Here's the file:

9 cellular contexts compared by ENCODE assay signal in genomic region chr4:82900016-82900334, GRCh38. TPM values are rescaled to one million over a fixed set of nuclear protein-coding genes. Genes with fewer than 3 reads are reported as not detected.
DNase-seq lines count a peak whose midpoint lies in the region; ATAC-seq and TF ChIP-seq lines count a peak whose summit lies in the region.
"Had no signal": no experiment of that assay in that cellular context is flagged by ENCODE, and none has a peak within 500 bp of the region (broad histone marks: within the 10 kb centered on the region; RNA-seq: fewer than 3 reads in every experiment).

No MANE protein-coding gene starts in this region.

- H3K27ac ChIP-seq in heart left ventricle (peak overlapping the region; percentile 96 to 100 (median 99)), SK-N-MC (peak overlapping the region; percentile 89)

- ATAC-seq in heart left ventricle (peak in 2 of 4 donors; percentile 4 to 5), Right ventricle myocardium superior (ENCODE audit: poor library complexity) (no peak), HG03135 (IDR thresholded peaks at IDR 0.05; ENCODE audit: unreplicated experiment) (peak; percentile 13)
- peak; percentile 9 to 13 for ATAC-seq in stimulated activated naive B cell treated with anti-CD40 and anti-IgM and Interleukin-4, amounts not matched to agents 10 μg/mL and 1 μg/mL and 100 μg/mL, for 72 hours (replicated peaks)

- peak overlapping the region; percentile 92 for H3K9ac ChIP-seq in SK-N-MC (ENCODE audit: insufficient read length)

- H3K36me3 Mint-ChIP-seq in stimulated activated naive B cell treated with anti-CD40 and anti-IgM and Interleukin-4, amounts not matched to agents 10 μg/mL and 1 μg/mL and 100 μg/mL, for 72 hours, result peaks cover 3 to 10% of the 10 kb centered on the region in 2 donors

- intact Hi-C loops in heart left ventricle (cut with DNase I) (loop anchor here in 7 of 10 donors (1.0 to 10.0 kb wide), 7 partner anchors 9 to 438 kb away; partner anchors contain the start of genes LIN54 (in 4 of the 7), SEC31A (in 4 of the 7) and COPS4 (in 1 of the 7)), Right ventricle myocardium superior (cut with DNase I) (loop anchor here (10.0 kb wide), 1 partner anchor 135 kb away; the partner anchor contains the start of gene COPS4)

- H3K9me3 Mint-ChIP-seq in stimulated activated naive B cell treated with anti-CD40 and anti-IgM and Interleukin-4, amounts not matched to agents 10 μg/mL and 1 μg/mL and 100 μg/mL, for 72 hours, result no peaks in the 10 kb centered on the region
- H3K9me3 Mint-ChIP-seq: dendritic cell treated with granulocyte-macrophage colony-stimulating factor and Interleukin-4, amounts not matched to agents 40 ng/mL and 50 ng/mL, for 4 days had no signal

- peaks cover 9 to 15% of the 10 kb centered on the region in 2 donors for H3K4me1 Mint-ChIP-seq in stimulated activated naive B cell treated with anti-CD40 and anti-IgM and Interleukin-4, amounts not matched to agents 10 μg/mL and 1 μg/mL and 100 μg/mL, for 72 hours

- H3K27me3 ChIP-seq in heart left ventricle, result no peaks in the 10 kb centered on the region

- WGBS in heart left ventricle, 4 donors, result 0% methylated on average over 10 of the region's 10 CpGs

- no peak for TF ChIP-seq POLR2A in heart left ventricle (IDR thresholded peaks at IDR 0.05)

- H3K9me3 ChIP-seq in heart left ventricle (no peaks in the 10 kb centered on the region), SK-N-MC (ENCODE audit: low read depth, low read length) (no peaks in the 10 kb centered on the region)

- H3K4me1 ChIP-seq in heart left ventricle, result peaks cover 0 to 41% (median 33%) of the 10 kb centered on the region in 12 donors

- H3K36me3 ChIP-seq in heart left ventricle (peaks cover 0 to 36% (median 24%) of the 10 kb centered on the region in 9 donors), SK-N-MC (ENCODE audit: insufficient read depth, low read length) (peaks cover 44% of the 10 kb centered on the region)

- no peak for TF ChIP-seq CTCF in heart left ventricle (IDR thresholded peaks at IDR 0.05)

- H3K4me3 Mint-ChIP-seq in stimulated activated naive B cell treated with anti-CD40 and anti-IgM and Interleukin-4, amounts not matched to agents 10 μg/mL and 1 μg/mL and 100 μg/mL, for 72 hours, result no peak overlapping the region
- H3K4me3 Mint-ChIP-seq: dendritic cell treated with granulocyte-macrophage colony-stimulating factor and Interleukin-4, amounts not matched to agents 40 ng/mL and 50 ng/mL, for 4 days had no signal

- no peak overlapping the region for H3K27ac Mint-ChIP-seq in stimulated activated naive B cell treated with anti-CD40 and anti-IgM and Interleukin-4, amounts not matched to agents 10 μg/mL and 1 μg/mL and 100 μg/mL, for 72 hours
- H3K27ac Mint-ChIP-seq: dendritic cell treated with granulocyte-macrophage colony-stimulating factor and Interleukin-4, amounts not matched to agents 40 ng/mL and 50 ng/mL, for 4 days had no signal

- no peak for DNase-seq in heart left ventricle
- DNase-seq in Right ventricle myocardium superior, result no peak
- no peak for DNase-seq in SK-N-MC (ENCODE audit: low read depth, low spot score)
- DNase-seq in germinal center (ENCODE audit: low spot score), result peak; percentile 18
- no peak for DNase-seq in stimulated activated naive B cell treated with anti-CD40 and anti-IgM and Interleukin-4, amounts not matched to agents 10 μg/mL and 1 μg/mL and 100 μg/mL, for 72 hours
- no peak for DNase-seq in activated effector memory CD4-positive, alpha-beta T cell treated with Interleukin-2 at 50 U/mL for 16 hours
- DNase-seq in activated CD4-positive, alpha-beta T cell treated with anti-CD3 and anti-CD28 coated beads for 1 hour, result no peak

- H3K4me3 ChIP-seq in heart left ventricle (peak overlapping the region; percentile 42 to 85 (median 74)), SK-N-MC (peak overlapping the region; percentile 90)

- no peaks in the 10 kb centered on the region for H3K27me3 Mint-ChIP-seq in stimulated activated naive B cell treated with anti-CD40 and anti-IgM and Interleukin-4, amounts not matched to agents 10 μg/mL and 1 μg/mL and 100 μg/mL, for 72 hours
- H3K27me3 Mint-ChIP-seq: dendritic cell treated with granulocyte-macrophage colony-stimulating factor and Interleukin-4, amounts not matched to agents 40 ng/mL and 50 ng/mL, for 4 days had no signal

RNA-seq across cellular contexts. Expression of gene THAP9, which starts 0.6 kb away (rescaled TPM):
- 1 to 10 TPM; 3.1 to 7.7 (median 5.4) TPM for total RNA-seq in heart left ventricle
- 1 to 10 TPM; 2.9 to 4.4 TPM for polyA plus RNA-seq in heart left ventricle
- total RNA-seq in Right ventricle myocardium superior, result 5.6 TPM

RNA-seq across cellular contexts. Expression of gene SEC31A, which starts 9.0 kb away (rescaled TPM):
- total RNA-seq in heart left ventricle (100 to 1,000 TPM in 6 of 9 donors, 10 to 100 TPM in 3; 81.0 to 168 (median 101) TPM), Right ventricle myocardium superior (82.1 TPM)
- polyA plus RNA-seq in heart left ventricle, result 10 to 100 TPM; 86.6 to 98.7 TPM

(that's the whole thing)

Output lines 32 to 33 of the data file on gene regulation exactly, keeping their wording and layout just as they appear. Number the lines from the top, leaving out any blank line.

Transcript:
- H3K4me3 ChIP-seq in heart left ventricle (peak overlapping the region; percentile 42 to 85 (median 74)), SK-N-MC (peak overlapping the region; percentile 90)

- no peaks in the 10 kb centered on the region for H3K27me3 Mint-ChIP-seq in stimulated activated naive B cell treated with anti-CD40 and anti-IgM and Interleukin-4, amounts not matched to agents 10 μg/mL and 1 μg/mL and 100 μg/mL, for 72 hours